MINNEAPOLIS -- Al-Shabab has no place in Minnesota and recruitment is not tolerated. That's the message Ka Joog, the only Twin Cities non-profit with a focus on Somali kids, wants to get out.
"Quite honestly speaking I don't think youth are attracted to the idea of al-Shabab," Abdul Mohamed, marketing and public relations director for Ka Joog, said.
Since 2007 the group has offered a variety of programs from music and art to education and mentoring to keep kids out of trouble. Sometimes Somali children get lost up between cultures and life, according to Mohamed.
"They may not feel welcome in mainstream society. They may have failed in school, they may have dropped out, they may have struggled with drug abuse," he said.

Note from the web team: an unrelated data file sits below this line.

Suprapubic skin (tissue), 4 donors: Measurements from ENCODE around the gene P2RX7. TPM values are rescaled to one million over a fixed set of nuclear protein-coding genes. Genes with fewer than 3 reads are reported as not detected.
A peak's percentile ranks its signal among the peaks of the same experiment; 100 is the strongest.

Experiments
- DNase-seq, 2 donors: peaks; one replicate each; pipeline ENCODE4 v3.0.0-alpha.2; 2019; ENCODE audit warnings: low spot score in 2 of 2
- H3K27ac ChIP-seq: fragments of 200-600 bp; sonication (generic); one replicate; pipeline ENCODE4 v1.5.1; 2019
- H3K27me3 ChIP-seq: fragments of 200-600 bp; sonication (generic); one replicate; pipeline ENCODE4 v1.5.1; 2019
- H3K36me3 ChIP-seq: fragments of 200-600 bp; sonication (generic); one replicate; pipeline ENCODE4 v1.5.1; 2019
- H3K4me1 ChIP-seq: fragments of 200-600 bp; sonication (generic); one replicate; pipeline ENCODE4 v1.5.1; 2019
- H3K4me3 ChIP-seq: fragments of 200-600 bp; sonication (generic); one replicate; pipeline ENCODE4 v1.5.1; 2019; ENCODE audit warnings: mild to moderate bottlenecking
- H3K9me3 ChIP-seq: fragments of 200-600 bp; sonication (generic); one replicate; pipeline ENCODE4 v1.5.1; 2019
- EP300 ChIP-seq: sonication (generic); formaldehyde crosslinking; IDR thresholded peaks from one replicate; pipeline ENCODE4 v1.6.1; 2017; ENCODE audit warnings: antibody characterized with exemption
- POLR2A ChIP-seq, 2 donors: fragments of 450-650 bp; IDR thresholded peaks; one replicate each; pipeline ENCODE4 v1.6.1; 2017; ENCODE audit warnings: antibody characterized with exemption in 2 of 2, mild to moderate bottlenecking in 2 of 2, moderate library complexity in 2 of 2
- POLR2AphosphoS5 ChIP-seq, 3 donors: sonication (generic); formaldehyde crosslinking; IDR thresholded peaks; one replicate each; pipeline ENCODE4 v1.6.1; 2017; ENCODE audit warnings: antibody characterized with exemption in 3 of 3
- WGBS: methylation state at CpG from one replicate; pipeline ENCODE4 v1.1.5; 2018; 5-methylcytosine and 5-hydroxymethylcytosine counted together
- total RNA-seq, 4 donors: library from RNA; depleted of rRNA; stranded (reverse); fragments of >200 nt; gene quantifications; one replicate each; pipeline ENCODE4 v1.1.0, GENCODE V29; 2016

Kids struggling to overcome these challenges are often good targets for al-Shabab, he said. Last month a recruitment video uploaded to YouTube by al-Shabab featured "Minnesota's Martyrs." The number of Somali youth from Minnesota who has joined al-Shabab is hard to come by. Some experts estimate it's as little as 5 to as many as 50
"They tell these children there's a better life for you and they use religious justification to basically back their recruitment efforts," Mohamed said.
Ka Joog wants to reach out to these kids before al-Shabab has a chance.
"No one becomes radicalized overnight. There's a lot of underlying issues in the community that makes somebody to become radicalized," Mohamed Farah said.
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